The Treasury Minister says his Budget is one of ‘firmly calculated risks’, with ‘no plan B’.

Alex Allinson presented his first Budget to Tynwald this week and received backing from all but one MHK.

In the debate, Garff MHK Daphne Caine called the plan a gamble.

Dr Allinson said to this: ‘I’d say no, this is not a gamble. Treasury aren’t gambling.

‘Gambling involves risks and we are taking some risks I accept but these are firmly calculated risks.

‘Before we roll the dice we will reset all those risks on a regular basis so that we get this right.’

When asked if Treasury had a plan B if the assumptions it has made don’t come to fruition, he said: ‘I have no doubt that this Budget is the right thing to do at the moment, it is a necessary, pragmatic Budget, to deal with the current problems we have in terms of balancing expenditure and laying foundations for what will come, which is the delivery of the Island Plan and the economic strategy.’

The minister will return to Tynwald in July to give an update on how the situation is developing in terms of spending ‘but also in terms of our revenue so that if we do need to reset we can’, he explained.

Dr Allinson said: ‘I would advocate that there is not a plan B to be honest with you, staying the same as we are is no longer feasible.

‘In 2019 we had a perfectly balanced Budget but then the world changed and we need to change as well to meet those increasing demands.

‘We’ve seen seismic changes in the workforce. We’ve seen changes in terms of globalisation, and economic instability and we need to deal with that.

‘We must adapt and adjust to a new world and our place in it, which I believe has a bright future.’

Many MHKs who spoke in the debate took issue with the government’s raiding of reserves.

Douglas North MHK David Ashford, who delivered the last Budget as Treasury Minister, said that he promised the same move made last year wouldn’t happen again.

‘It concerns me we are looking at National Insurance Fund,’ he said. ‘What worries me is the NI Fund will start becoming the fund we go to for the health funding gap.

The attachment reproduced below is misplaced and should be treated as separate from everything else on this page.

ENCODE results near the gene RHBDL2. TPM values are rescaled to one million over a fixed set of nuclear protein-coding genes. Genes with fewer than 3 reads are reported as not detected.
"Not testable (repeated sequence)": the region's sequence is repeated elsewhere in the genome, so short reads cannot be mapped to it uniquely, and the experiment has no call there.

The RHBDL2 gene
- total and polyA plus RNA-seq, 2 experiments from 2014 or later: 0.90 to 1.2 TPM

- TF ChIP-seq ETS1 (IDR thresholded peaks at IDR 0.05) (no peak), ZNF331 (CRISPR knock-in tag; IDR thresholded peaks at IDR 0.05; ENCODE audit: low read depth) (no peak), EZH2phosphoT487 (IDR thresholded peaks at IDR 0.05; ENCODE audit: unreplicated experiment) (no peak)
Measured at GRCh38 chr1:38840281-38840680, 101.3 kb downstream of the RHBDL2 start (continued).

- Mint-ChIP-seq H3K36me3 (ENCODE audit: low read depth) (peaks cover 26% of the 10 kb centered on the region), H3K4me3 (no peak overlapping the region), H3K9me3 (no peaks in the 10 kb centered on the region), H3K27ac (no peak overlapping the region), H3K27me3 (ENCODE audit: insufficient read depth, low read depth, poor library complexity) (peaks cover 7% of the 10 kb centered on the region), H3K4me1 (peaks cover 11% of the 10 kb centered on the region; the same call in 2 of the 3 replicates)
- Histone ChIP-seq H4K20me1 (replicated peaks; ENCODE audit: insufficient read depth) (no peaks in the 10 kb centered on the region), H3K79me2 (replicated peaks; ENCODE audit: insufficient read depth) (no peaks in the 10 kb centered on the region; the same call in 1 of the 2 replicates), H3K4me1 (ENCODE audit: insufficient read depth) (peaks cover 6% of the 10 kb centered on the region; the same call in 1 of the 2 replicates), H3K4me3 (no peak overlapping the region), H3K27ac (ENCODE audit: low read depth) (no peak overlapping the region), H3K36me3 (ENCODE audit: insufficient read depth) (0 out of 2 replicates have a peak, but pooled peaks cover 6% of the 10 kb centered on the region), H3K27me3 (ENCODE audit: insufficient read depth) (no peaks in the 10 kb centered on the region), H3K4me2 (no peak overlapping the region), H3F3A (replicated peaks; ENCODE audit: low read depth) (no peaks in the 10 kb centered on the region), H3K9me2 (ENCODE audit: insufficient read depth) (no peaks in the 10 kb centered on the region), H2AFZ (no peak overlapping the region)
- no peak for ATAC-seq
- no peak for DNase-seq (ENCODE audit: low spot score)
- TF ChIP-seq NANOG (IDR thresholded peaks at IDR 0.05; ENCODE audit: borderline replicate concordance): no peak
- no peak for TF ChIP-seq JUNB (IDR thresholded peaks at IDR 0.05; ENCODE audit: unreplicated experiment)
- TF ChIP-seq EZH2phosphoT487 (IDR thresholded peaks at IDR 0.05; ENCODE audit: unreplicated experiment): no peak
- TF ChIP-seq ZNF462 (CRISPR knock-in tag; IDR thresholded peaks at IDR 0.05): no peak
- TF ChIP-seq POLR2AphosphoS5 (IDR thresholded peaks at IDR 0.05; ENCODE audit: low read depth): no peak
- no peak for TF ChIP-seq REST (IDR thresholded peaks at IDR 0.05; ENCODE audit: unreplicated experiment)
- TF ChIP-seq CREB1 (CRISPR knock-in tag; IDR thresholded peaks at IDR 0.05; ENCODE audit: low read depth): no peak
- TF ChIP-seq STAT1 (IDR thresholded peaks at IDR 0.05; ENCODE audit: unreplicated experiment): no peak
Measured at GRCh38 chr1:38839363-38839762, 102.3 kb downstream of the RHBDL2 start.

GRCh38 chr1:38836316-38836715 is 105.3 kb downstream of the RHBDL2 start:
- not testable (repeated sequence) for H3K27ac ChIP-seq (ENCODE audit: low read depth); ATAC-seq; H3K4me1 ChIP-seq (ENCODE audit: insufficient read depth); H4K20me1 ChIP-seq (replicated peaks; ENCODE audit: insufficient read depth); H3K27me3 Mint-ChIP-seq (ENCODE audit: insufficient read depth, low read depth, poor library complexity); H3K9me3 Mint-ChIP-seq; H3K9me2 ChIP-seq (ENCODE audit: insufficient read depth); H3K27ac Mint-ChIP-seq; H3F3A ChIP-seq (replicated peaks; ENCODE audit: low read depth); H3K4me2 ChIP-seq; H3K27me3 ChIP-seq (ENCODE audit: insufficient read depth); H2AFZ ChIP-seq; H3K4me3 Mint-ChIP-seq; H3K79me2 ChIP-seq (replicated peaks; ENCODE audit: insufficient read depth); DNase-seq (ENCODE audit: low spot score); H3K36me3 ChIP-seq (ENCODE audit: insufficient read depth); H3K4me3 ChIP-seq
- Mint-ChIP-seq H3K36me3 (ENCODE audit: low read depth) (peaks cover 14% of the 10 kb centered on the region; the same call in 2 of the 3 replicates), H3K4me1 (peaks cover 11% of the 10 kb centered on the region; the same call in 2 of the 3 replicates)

‘Will we every year be hearing the mantra, just one more year?

‘I can’t support the order for another draw down. We need to look at long-term solutions to fix the funding gap instead of temporarily papering over cracks.’

Dr Allinson said in response: ‘It gives me no pleasure at all to draw down on reserves.

‘We’ve tried to minimise it as much as possible but [drawing down] is the reality at the moment if we’re going to give the public what we’ve promised them in terms of world-class services.’

He added: ‘We have a funding gap there, we are bridging half the gap through revenue, half through the National Insurance Fund.

‘These reserves are there for a reason. We need to address that funding gap.’


One MHK labelled it a ‘bleak Budget’, which Dr Allinson disagreed with, saying it was ‘realistic’.

‘We are addressing and recognising some of the problems going forward,’ he said. ‘I don’t think anyone setting out, particularly now, with a Budget of 12 months could put their hand on their heart and say every single figure will be right in the end.’

The minister continued: ‘A budget at this point is just an estimate.

‘What we need to do is work with departments throughout the next 12 months and further to tweak, reset some of those assumptions, look at the actual spend and delivery as we go forward, to make sure that the money the taxpayers have entrusted in us is spent wisely.’

Concluding, Dr Allinson said that ‘permacrisis’ was the word of 2022, according to Collins, which means insecurity.

‘Describing something as a crisis reinforces idea it’s a short term problem,’ he explained.

He added that people have been using weather metaphors such as ‘perfect storm’ and ‘flood of need’, which indicate an emergency.

In response to this, the government has been providing one-off emergency policies that provide a temporary solution.

‘The Island Plan will change the way our economy works,’ he said.

The Budget will move the island away from crises and set it on five year plan to correct its deficit, the minister said.